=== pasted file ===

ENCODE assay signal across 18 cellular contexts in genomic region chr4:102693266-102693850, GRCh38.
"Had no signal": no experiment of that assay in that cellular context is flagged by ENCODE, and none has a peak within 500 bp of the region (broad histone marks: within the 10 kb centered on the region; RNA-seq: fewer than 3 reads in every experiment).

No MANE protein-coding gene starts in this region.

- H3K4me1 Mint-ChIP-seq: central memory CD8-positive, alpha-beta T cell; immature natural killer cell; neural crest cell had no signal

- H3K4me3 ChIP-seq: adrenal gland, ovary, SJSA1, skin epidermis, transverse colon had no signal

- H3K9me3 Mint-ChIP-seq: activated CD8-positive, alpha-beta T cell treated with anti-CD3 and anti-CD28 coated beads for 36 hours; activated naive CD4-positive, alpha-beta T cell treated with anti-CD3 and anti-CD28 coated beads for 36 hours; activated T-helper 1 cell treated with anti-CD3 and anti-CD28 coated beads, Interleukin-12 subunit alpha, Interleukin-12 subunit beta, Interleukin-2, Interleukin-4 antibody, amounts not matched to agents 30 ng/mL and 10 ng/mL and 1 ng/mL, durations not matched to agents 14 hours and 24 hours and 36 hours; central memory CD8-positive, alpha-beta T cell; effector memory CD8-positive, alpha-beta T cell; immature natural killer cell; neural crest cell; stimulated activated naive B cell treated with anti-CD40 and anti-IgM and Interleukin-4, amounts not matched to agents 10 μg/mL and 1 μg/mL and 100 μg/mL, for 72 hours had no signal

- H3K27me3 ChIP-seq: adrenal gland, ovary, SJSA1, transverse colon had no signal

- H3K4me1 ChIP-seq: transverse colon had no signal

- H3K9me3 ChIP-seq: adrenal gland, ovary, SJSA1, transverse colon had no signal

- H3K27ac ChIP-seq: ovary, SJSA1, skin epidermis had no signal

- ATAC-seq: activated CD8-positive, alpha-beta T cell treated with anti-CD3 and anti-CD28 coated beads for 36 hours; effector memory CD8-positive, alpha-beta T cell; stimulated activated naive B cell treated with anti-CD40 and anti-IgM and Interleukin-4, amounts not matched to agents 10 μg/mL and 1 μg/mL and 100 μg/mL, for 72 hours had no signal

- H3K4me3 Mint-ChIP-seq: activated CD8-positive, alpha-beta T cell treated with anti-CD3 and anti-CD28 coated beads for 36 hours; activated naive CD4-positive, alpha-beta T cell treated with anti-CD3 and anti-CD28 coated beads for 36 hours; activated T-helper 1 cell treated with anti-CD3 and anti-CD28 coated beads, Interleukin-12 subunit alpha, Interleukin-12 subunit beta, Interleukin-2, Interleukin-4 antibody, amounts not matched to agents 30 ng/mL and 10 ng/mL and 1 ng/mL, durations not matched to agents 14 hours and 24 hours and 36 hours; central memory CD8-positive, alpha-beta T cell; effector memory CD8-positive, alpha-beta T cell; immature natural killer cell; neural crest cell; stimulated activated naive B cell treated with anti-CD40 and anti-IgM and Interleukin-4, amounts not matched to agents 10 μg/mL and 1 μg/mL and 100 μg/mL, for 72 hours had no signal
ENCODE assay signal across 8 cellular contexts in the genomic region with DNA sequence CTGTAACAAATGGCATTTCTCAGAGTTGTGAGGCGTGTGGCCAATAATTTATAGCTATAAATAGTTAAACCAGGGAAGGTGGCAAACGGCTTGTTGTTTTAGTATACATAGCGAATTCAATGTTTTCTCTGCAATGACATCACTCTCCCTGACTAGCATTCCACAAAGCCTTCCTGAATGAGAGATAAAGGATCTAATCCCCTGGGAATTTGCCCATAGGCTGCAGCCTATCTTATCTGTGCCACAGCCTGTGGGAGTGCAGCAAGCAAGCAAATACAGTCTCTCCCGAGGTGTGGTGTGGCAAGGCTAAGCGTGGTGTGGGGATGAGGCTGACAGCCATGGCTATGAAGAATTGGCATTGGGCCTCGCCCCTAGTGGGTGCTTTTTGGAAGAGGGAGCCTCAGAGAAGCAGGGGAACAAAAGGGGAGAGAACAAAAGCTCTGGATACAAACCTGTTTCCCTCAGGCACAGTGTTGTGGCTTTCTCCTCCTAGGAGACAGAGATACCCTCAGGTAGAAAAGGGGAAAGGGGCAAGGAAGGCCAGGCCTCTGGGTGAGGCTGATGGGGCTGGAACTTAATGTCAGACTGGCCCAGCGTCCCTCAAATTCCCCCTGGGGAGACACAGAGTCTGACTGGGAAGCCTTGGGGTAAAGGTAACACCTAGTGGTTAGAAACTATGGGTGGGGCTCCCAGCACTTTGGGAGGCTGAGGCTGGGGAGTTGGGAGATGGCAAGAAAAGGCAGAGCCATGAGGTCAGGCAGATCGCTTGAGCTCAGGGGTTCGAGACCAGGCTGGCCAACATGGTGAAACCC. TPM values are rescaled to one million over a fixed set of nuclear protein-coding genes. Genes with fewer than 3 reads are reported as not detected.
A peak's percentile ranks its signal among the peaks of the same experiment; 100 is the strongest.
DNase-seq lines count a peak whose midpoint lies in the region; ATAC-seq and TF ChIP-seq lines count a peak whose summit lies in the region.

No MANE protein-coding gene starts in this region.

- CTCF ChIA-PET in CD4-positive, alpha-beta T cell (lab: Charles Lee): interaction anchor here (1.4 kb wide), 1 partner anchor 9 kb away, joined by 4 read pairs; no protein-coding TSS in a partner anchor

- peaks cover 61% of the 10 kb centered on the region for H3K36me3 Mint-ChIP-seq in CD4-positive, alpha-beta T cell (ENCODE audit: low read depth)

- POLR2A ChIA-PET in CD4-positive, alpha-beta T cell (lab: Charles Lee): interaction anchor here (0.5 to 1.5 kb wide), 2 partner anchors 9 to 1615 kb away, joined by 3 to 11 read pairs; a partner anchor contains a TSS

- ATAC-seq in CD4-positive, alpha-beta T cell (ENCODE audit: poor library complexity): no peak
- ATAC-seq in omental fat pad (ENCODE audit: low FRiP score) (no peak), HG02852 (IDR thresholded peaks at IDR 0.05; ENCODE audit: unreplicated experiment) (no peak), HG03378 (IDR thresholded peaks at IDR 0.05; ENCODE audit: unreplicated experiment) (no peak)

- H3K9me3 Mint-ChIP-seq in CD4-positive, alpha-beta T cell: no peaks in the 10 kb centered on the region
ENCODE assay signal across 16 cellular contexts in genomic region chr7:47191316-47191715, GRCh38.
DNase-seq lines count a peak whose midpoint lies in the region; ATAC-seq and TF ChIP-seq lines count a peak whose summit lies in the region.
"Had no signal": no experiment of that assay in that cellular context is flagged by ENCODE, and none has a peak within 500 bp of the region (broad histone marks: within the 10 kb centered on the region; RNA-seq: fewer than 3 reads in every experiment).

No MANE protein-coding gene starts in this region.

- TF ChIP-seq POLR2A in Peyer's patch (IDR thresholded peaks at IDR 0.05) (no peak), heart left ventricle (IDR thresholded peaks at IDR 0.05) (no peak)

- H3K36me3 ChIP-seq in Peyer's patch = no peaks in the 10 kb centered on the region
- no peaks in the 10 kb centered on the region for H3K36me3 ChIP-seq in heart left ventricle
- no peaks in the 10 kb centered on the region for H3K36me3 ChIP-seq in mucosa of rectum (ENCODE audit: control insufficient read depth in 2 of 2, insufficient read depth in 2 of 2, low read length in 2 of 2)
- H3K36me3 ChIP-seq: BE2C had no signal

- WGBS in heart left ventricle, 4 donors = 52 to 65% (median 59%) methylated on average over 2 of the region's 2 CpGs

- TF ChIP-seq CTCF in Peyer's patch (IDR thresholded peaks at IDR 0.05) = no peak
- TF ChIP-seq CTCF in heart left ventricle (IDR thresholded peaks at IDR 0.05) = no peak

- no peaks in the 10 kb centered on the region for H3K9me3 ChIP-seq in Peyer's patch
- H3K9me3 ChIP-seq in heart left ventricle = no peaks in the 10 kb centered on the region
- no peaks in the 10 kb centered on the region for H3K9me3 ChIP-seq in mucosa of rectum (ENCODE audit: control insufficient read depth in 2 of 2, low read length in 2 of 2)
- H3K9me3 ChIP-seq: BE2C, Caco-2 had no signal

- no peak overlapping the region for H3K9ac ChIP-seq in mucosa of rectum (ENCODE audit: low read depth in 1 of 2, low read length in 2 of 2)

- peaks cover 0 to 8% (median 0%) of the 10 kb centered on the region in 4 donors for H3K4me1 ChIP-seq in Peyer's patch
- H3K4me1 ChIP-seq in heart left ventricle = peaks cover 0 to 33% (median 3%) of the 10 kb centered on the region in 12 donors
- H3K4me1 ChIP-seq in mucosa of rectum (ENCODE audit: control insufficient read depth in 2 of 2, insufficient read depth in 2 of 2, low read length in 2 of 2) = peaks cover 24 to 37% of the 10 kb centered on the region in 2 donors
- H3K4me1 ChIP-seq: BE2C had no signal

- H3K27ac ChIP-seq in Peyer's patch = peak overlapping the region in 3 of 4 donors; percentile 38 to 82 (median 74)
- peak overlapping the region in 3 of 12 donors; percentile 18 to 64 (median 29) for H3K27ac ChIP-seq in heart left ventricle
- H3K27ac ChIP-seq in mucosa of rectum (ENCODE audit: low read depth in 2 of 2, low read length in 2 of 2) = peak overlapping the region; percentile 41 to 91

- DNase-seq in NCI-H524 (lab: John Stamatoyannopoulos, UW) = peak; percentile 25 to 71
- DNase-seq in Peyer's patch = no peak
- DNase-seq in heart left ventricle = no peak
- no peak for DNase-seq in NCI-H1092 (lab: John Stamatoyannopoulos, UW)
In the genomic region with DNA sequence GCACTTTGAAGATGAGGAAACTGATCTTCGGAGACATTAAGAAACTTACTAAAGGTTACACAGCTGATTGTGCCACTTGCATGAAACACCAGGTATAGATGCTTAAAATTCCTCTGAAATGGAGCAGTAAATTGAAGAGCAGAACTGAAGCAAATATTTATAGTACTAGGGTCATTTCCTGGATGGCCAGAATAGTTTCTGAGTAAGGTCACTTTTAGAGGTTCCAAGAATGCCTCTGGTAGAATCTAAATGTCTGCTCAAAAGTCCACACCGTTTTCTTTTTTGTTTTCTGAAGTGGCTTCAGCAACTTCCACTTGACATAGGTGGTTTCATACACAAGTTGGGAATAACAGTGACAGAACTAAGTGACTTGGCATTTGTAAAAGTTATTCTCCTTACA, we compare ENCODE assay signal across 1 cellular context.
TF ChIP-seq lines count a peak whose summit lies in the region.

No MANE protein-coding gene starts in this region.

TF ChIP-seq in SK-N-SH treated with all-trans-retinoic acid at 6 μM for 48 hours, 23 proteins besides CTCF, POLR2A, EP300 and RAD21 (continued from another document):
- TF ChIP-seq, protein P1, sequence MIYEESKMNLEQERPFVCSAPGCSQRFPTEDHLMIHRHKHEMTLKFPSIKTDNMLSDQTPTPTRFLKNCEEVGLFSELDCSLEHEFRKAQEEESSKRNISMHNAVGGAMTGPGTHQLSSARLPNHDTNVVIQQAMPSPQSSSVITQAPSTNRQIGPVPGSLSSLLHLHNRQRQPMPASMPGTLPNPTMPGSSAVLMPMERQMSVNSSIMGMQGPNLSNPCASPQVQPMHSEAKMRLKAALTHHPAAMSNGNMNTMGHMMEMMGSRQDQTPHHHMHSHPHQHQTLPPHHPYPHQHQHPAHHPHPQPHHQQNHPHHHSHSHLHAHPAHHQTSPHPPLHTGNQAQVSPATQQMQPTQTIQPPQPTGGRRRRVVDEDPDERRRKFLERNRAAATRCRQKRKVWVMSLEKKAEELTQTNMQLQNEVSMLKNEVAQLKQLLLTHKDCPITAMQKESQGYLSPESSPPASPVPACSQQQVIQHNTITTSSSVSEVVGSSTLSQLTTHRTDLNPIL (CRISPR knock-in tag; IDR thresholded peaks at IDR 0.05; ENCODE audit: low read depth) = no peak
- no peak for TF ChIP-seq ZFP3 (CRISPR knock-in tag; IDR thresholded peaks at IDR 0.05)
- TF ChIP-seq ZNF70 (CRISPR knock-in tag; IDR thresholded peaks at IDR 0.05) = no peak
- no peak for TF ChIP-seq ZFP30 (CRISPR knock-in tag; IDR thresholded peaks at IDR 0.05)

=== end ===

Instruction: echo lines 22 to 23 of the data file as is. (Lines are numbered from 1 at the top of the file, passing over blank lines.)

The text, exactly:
- H3K9me3 Mint-ChIP-seq in CD4-positive, alpha-beta T cell: no peaks in the 10 kb centered on the region
ENCODE assay signal across 16 cellular contexts in genomic region chr7:47191316-47191715, GRCh38.